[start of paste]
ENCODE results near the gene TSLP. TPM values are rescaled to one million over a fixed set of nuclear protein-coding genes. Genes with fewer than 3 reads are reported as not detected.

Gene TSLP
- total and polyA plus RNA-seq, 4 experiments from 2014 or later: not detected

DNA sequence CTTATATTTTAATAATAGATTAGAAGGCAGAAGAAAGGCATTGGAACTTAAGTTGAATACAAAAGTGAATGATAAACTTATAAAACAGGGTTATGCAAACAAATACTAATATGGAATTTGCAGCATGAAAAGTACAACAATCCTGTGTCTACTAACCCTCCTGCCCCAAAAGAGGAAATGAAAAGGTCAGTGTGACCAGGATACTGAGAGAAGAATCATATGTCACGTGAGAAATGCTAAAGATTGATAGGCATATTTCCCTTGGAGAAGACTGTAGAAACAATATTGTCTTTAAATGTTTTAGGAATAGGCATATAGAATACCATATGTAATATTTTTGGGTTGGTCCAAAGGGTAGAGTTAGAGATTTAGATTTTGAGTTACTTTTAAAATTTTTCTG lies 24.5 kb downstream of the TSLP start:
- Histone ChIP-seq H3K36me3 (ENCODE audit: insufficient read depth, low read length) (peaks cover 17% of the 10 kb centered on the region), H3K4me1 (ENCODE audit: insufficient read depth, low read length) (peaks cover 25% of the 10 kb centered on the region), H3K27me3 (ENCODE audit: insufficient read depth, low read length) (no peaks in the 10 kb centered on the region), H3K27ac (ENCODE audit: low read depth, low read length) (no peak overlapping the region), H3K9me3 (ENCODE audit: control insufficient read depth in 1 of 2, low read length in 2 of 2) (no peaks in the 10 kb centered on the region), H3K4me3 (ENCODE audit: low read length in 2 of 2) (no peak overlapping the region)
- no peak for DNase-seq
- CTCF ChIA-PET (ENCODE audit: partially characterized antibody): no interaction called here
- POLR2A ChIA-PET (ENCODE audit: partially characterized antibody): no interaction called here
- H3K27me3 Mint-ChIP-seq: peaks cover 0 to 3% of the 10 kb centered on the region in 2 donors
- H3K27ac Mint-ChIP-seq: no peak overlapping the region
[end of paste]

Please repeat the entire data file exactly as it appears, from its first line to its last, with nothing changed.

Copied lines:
ENCODE results near the gene TSLP. TPM values are rescaled to one million over a fixed set of nuclear protein-coding genes. Genes with fewer than 3 reads are reported as not detected.

Gene TSLP
- total and polyA plus RNA-seq, 4 experiments from 2014 or later: not detected

DNA sequence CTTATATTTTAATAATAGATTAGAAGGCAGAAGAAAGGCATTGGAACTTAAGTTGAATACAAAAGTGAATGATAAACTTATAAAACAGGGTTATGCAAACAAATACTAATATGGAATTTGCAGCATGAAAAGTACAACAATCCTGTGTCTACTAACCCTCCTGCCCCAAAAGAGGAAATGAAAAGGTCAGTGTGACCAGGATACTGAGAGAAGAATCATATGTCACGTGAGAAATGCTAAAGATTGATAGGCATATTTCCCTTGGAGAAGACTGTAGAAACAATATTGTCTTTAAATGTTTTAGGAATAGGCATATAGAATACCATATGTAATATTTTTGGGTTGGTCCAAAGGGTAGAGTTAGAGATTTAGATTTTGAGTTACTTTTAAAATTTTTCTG lies 24.5 kb downstream of the TSLP start:
- Histone ChIP-seq H3K36me3 (ENCODE audit: insufficient read depth, low read length) (peaks cover 17% of the 10 kb centered on the region), H3K4me1 (ENCODE audit: insufficient read depth, low read length) (peaks cover 25% of the 10 kb centered on the region), H3K27me3 (ENCODE audit: insufficient read depth, low read length) (no peaks in the 10 kb centered on the region), H3K27ac (ENCODE audit: low read depth, low read length) (no peak overlapping the region), H3K9me3 (ENCODE audit: control insufficient read depth in 1 of 2, low read length in 2 of 2) (no peaks in the 10 kb centered on the region), H3K4me3 (ENCODE audit: low read length in 2 of 2) (no peak overlapping the region)
- no peak for DNase-seq
- CTCF ChIA-PET (ENCODE audit: partially characterized antibody): no interaction called here
- POLR2A ChIA-PET (ENCODE audit: partially characterized antibody): no interaction called here
- H3K27me3 Mint-ChIP-seq: peaks cover 0 to 3% of the 10 kb centered on the region in 2 donors
- H3K27ac Mint-ChIP-seq: no peak overlapping the region